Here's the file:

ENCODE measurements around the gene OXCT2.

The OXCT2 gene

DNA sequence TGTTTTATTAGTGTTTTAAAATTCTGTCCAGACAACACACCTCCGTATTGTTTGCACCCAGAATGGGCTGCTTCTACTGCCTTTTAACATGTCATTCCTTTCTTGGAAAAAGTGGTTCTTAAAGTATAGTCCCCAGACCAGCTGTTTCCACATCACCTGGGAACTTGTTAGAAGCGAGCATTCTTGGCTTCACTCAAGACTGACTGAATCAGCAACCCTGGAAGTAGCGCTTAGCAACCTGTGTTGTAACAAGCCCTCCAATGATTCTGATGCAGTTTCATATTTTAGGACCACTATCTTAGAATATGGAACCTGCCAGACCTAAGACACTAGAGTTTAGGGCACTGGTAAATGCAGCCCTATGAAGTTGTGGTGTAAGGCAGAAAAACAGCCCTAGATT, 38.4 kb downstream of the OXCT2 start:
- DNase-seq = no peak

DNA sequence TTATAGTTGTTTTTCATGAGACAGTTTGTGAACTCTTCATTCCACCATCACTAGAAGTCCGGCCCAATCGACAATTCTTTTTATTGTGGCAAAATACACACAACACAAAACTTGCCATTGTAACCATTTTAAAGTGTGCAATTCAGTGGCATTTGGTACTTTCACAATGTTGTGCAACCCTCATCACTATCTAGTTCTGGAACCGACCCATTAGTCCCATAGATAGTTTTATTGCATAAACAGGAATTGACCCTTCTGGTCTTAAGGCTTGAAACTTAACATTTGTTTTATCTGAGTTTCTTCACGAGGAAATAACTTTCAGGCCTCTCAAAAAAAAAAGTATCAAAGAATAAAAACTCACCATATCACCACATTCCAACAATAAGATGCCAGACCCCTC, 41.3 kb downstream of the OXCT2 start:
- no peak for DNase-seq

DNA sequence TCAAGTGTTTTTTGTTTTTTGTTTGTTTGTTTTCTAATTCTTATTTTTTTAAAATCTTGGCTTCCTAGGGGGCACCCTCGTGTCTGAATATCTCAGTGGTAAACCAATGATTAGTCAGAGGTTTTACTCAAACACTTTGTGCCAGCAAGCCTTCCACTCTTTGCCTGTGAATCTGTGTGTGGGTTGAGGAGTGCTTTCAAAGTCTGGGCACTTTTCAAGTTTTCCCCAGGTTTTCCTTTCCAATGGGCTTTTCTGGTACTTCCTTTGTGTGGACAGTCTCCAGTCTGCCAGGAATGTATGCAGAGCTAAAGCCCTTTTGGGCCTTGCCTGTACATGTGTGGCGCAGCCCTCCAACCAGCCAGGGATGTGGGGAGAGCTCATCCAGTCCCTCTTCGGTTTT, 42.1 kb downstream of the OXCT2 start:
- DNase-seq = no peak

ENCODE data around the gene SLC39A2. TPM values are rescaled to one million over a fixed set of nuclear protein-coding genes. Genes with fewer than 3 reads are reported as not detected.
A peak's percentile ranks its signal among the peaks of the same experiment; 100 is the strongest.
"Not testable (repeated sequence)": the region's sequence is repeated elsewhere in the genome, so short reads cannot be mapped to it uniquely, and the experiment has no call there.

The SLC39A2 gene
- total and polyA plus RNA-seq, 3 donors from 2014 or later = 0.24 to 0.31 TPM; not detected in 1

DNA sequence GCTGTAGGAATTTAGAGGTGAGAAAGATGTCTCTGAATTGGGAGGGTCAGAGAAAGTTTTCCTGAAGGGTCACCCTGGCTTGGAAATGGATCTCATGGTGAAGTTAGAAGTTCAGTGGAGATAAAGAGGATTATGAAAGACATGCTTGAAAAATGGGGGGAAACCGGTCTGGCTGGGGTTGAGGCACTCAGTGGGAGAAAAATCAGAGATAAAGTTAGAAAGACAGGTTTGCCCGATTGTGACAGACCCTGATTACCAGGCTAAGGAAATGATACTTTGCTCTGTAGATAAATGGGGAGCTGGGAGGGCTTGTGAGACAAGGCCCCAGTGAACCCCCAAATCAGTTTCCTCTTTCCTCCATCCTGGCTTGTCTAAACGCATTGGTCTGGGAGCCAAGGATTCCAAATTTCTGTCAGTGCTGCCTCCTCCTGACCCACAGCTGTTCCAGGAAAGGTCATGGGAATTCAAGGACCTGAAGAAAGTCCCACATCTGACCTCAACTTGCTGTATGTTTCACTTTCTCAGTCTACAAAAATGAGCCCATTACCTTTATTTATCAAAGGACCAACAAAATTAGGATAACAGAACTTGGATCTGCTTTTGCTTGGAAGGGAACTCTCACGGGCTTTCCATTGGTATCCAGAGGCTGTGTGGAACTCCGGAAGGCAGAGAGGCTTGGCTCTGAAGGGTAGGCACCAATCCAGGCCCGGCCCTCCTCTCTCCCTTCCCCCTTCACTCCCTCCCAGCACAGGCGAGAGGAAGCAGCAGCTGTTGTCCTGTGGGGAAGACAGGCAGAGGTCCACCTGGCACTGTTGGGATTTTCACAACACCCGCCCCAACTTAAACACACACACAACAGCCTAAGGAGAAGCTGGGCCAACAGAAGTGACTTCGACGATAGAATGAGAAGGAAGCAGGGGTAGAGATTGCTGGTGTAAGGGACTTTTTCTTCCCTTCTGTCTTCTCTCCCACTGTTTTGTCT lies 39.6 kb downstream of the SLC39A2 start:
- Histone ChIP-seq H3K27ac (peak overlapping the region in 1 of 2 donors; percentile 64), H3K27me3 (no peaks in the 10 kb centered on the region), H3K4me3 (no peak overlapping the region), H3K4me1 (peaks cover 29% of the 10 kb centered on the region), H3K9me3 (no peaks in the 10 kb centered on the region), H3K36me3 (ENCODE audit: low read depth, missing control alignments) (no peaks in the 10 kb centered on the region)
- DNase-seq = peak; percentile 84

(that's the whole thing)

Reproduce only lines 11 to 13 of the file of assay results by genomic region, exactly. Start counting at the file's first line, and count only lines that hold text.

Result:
"Not testable (repeated sequence)": the region's sequence is repeated elsewhere in the genome, so short reads cannot be mapped to it uniquely, and the experiment has no call there.

The SLC39A2 gene
- total and polyA plus RNA-seq, 3 donors from 2014 or later = 0.24 to 0.31 TPM; not detected in 1